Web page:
Level hunting playing field

I am a lifelong outdoorsman, hunter, fisherman and lover of the wild.  

I am a caretaker and conservationist, but I am also a realist who does not subscribe to the use of rhetoric or threat for personal gain. Chief Joe Alphonse uses sensationalism and bullying to get what he wants, and when he doesn’t get his way, he hides behind his “traditional rights” and the umbrella of reconciliation to sway the masses.  

Make no mistake, his intentions are to shut all resident hunting down and in doing so is setting precedent for other First Nations to make the same claims and demands.

For those who aren’t hunters, did you know that most resident hunters only hunt a couple weeks at best during hunting season? The entire season is typically less than three months, with many restrictions or limited-entry hunting only. Did you know that First Nations can hunt year round, can shoot any sex, species, pregnant cows and does, calves, fawns, it doesn’t matter? They can hunt moose when the snow is five feet deep, use snowmobiles and ATVs. They are not required to harvest the entire animal.  

I am not trying to start a fight, but let’s start being honest about the issues. Resident hunters deserve a voice, too. I’m tired of this being a one-sided argument.

Moose populations have declined, but not because of mismanagement of wildlife. I’ve hunted the Cariboo-Chilcotin for over 30 years, and I can tell you there are many contributors, such as predation, increased road access, reduced forage due to forest broad-leaf tree spraying, ticks, loss of wildlife corridors, etc.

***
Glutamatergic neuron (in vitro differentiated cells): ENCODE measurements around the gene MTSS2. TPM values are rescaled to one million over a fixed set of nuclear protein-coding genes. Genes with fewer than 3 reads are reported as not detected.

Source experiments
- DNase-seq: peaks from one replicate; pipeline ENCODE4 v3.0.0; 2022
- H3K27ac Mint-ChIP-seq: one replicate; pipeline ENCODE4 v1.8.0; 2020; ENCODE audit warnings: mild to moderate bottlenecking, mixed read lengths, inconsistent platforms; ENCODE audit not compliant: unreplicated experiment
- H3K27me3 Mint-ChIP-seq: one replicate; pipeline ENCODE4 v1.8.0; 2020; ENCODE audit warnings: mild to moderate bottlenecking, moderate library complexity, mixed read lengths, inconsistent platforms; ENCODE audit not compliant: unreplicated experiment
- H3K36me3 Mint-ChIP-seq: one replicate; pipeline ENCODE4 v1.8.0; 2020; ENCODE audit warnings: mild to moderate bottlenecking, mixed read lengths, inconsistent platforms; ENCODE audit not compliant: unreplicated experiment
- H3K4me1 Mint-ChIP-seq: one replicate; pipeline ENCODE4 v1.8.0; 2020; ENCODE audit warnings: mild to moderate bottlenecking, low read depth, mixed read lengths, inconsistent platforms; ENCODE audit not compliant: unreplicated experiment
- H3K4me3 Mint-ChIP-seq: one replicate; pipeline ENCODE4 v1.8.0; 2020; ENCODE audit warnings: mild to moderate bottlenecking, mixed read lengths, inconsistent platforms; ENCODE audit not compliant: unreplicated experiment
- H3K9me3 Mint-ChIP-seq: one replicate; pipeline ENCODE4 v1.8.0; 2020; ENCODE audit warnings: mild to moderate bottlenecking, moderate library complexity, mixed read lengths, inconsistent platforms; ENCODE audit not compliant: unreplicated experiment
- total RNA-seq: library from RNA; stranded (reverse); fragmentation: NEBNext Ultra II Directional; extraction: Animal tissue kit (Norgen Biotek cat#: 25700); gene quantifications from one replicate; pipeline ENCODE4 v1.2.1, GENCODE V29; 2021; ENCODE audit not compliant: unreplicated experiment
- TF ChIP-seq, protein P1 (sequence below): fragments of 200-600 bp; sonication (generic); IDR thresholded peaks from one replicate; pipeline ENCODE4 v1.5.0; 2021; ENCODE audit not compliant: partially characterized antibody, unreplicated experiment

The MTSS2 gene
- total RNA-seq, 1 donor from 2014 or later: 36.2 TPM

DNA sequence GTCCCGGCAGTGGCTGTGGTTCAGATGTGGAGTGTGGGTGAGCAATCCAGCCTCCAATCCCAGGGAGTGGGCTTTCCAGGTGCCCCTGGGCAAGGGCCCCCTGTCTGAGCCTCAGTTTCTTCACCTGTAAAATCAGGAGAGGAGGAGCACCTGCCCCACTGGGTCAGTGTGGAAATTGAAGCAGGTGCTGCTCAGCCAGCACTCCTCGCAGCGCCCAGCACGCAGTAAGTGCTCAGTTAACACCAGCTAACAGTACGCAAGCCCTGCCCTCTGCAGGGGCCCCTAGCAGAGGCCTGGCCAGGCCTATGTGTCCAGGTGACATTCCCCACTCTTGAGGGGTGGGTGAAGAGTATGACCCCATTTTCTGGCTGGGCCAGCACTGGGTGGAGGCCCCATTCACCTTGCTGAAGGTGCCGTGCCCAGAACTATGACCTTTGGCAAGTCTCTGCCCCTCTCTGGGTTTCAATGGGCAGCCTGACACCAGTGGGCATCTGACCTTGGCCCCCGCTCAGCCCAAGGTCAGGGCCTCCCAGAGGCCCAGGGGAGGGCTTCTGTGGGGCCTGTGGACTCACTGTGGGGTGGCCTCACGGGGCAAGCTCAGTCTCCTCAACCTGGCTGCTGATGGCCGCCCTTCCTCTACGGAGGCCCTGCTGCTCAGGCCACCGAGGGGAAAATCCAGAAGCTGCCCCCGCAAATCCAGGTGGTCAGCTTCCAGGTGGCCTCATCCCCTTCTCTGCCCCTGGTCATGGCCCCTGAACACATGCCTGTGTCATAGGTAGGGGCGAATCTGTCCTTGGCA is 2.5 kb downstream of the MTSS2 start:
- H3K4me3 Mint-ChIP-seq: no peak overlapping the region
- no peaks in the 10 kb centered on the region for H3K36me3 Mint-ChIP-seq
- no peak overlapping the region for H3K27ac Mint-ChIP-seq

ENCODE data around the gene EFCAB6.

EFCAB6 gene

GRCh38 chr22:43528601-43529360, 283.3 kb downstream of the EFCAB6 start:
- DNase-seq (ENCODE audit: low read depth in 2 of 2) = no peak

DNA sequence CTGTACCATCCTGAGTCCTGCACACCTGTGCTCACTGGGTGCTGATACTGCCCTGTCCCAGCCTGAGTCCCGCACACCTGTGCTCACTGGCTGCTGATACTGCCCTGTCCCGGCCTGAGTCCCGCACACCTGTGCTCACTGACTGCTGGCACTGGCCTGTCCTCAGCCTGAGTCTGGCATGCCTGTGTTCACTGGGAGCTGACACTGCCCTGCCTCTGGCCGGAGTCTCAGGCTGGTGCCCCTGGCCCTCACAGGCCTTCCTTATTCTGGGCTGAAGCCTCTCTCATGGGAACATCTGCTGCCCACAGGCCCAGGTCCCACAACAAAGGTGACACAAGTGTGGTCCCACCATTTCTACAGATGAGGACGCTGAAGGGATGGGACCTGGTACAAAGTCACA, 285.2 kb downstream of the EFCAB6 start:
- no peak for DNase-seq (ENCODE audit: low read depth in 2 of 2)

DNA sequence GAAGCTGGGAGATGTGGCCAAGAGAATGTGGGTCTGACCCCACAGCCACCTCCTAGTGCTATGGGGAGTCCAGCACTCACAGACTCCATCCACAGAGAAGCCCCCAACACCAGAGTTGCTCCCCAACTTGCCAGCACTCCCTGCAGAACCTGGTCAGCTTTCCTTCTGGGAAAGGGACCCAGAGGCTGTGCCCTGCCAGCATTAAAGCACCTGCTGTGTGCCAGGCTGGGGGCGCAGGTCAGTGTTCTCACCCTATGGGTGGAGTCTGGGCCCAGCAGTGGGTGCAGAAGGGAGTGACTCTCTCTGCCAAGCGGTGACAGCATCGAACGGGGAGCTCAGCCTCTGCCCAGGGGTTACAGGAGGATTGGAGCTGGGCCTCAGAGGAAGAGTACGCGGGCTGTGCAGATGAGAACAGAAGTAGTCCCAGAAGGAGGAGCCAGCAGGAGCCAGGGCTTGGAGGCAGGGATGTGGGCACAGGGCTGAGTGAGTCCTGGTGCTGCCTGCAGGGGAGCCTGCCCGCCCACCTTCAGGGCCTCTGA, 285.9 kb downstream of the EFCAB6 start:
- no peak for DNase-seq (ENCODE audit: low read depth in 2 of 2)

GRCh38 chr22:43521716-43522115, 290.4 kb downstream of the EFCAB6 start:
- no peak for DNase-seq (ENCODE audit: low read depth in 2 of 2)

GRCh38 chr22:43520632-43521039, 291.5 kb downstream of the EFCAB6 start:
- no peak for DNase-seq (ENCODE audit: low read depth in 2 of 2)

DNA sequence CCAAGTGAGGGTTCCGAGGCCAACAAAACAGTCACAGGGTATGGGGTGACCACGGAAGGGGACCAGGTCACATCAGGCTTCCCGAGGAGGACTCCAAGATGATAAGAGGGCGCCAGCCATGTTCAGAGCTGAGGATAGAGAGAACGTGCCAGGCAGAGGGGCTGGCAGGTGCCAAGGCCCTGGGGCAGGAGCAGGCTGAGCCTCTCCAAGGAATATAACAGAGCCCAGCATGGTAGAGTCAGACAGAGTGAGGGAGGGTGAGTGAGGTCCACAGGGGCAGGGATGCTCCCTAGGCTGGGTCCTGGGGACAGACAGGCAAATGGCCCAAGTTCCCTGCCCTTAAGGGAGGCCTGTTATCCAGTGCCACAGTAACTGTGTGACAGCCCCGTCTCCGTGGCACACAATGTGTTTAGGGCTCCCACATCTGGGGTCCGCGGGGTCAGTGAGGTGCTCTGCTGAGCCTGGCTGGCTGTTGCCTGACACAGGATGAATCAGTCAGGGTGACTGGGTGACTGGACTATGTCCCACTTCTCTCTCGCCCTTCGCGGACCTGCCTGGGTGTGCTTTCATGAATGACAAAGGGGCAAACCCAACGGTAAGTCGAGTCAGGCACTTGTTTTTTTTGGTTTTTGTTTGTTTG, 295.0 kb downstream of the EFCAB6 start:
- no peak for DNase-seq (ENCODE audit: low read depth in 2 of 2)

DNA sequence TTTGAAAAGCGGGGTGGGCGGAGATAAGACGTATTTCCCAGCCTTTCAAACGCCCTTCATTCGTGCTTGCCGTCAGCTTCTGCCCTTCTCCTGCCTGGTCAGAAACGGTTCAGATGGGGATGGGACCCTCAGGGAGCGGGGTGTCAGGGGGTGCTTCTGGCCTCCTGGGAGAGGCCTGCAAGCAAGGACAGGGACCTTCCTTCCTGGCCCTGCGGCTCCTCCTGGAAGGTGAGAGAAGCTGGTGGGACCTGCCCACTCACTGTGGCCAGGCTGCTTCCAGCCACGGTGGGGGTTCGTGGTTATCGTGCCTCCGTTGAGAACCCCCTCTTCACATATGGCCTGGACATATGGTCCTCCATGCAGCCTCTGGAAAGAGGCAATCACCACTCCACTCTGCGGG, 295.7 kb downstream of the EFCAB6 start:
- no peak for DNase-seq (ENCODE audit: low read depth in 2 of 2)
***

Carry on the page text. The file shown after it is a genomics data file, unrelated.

There is a battle to fight on behalf of wildlife, and it should be science-based, without political agenda. If the ministry wants to sign a co-management agreement with First Nations, then they need to invite resident hunters to the table as well.

The 2017 wildfires that Chief Alphonse claims have affected the moose population and added additional stress were on a tiny portion of the Tsilhqot’in traditional territory and yet the chief has asked for all LEH hunting to be prohibited this year.  

Moose handle wildfires just fine, and those that were outside the wildfire zone would have felt no effects. This is yet again an example of fear-mongering and playing on the heartstrings of people who wouldn’t know better.  

Illegal blockades are not the answer. Other hunters have even described intimidation techniques being used or their hunting camps being vandalized.

If you asked most resident hunters their opinions, you’ll likely find a willingness to forego the LEH hunt if First Nations were treated equally and also bound not to hunt. If we are truly talking about tradition, then explain why First Nations reserve the right to hunt from vehicles, at night, with lights.

I respect First Nations and want nothing more than to see an equality and science-based approach to wildlife management in B.C. and in Canada. Everyone needs to come to the table on common ground.

Wade Llugs

More Letters to the editor

Recent Trending



The opinions expressed here are strictly those of the author. Castanet does not in any way warrant the information presented.

Visit our discussion forum
for these and other issues.

Previous Stories